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Compensation – There is distinction between “right to apply for compensation” and “entitlement

National Insurance Company Limited vs. Birender and ors., Civil Appeal Nos. 242-243of 2020, Arising out of SLP (Civil) Nos. 976 – 977of 2020, with Civil Appeal No. 244 of 202, Arising out of SLP (Civil) No. 978 of 2020- January 13, 2020.

The Supreme Court Bench comprising of Justice A.M. Khanwilkar and Justice Dinesh Maheswari pronounced the judgment

The Court held that; it  must necessarily follow that even the major married and earning sons of the deceased being legal representatives have a right to apply for compensation and it would be the bounden duty of the Tribunal to consider the application irrespective of the fact whether the concerned legal representative was fully dependant on the deceased and not to limit the claim towards conventional heads only.

The major issues in the present case are

Whether the major sons of a deceased who are gainfully employed and married are entitled to get compensation from the insurer under the Motor Vehicles Act, 1988?
Whether legal representatives are entitled for compensation only under the conventional heads?
Whether the amount receivable by the legal representatives of the deceased under the 2006 rules is required to be deducted as a whole or only a portion thereof?

The background facts of the cases are as follows; the respondents 1 and 2 are the legal heirs of the deceased. The deceased was a government employee (Peon to Tahsildar) and died in a motor vehicle accident while going to the office. The offending vehicle(dumper) was rash and negligent and hit the vehicle of the deceased. The deceased died because of fatal injuries. The respondents claimed Rs. 50,00,000 along with an annual interest of 12% per annum on the assertion that the deceased earned Rs. 28,000 and pension of her husband Rs. 7,000 as she was the sold bread winner of the family. The appellant disputed that it was not the fault of the offending vehicle, the driver did not have a valid and effective driving license and the vehicle in question was plied in contravention to the terms and conditions of the insurance policy and stated that they were not liable to pay the compensation. After analyzing the records, the Tribunal stated that the appellants were rash and negligent and did not prove that the vehicle was against the insurance policy and the driver had a valid license. It also further stated that the legal heirs even being majors are liable to get the compensation as it is a pecuniary benefit for their family and that cannot be denied. The Tribunal determined Rs. 17,15,532/- as the payment for compensation by computing the income and other offers for the deceased and in addition to this, funeral expenses of Rs. 25,000 was also given. Therefore, the total compensation is Rs. 17,40,532/- along with the interest of 9% per annum from the date of institution of the petition. The driver, owner and the insurer were jointly and severely held liable.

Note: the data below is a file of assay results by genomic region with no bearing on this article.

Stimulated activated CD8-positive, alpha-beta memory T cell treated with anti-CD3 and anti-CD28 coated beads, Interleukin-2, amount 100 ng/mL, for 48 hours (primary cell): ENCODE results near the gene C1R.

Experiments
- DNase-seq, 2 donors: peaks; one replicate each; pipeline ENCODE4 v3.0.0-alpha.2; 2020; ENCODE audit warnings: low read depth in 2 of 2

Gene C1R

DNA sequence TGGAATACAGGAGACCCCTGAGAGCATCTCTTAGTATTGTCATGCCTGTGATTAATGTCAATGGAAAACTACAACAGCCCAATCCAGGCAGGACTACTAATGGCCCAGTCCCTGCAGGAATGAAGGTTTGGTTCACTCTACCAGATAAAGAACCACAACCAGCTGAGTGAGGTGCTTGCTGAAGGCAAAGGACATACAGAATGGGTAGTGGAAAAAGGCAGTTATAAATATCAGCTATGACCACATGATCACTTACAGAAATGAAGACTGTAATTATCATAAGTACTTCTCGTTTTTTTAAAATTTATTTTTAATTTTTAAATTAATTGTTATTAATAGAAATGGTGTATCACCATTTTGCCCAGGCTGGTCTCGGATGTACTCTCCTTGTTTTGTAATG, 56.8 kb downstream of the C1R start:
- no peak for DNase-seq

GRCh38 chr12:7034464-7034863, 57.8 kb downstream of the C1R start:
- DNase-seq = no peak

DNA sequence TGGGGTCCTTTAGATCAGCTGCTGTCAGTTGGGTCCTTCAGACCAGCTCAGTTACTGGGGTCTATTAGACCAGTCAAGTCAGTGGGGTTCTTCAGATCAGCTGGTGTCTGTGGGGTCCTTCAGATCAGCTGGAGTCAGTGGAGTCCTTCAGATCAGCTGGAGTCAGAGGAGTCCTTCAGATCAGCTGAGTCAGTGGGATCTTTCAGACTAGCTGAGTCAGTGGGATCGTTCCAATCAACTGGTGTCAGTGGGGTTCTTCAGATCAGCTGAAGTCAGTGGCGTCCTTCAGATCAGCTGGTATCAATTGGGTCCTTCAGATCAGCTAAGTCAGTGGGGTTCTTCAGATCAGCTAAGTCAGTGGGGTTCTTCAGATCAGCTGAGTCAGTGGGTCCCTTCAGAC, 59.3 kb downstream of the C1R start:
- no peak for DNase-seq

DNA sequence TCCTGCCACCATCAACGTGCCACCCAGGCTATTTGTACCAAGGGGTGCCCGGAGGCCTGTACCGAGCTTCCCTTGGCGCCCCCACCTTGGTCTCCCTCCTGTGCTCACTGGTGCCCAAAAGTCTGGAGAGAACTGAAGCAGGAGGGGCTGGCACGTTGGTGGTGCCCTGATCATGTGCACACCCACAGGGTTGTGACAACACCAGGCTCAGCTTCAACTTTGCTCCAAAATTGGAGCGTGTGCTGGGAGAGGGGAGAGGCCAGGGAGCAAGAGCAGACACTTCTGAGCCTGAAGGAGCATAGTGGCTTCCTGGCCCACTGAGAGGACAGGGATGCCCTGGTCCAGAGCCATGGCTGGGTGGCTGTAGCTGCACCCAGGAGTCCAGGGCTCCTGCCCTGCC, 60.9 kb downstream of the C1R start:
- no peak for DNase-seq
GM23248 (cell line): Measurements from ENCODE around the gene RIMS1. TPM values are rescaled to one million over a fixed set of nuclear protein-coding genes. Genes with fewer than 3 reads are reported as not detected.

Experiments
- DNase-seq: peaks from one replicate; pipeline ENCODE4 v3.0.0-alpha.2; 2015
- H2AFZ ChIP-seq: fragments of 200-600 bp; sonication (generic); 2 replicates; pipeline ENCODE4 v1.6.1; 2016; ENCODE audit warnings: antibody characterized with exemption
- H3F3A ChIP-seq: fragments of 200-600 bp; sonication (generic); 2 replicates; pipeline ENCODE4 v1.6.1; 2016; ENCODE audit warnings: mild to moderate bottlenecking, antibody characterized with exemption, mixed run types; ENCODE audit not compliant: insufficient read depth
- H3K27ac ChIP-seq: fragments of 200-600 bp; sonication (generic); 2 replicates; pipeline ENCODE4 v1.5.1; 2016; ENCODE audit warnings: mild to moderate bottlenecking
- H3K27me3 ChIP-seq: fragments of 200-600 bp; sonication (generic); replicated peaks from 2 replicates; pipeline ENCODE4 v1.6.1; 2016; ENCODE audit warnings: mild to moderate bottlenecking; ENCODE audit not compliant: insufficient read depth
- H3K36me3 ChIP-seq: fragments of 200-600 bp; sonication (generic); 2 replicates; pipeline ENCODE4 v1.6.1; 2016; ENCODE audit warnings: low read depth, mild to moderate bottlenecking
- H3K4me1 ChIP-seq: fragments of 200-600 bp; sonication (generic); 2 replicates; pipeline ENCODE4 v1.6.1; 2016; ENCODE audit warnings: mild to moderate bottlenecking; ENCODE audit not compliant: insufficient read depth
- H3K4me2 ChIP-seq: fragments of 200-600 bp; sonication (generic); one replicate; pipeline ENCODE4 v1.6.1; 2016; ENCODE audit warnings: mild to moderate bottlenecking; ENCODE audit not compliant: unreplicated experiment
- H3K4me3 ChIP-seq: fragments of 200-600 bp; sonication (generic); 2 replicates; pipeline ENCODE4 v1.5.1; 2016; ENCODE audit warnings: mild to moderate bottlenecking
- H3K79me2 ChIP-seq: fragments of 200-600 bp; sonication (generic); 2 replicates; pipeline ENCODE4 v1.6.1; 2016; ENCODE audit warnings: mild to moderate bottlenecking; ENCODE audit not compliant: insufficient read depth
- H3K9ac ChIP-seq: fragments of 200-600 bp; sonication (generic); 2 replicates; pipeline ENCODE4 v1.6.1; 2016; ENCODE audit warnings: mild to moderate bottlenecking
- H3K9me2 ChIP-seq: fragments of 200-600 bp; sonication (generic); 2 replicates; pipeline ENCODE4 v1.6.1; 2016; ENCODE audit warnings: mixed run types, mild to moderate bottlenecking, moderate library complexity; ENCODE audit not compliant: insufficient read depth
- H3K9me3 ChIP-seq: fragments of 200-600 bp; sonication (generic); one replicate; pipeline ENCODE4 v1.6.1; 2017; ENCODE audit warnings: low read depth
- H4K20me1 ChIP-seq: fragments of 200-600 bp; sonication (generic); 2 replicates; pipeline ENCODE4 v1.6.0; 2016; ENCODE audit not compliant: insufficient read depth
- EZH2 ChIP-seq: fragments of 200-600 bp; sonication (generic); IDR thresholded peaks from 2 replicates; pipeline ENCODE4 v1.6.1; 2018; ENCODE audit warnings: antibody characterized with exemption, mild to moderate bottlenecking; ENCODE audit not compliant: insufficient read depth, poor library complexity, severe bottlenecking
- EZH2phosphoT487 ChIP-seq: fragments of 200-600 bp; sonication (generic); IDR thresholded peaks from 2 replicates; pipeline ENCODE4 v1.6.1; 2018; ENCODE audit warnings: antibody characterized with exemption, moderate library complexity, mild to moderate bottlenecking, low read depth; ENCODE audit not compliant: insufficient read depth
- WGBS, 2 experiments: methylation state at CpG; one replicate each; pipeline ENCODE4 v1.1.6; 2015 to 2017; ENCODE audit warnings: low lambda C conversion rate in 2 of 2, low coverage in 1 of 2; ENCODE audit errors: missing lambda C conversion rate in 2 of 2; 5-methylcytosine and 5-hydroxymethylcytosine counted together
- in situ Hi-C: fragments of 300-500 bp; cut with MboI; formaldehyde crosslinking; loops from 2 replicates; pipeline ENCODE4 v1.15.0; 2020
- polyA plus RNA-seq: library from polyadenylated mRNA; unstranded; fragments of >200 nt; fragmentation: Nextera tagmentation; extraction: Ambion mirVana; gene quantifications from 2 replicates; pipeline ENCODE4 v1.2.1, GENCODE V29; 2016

Appeals were made by both the parties. The respondents made an appeal stating that the Tribunal has made a wrong computation of the award as they have not considered the widow pension received by the deceased and has taken into account the take-home salary and not the drawn salary. The appellants stated that the respondents are major and earning and are not entitled for compensation. The respondents contended that being major does not regard them as ineligible.  The High Court by considering the monthly salary and other benefits calculated the compensation to be Rs. 33,29,712/-. It further noted from the financial assistance rules of 2006 and deducted 50% of the compensation. The High Court gave liberty to recover the amount of Rs. 4,84,716/- if it is already paid.

The Supreme Court observed that the fact that under Rule 5(2) of the 2006 Rules, the family pension receivable by the family would be payable, however, only after the period, during which the financial assistance is received, is completed.

According to the Act, any person who is legal representative of the deceased is entitled for compensation when a proper application is made. The court further made analysis based on the Pranay Sethi (supra) and decided the conventional heads.

The Court stated that the High Court committed manifest error in assuming that the respondent Nos. 1 and 2 would be eligible to receive financial assistance under the 2006 Rules. The eligibility to receive such financial assistance has been spelt out in Rule 3 of the 2006 Rules read with the provision of Pension/Family Pension Scheme, 1964.  It appears that major sons and married daughters are not included in the definition.

Therefore, the respondents are entitled to get compensation on the basis of loss of dependency, loss of gross salary, and future prospects and deduction of only 1/3 amount towards personal expenses of the deceased. The total compensation calculated in this basis is Rs. 31,96,230/- is payable to the claimants. However, along with this amount interest rate of 9% per annum from the date of petition is payable. Hence, the Court partly allowed the appeals and disposed of the interlocutory applications.

–  Vydurya Selvi Baskaran



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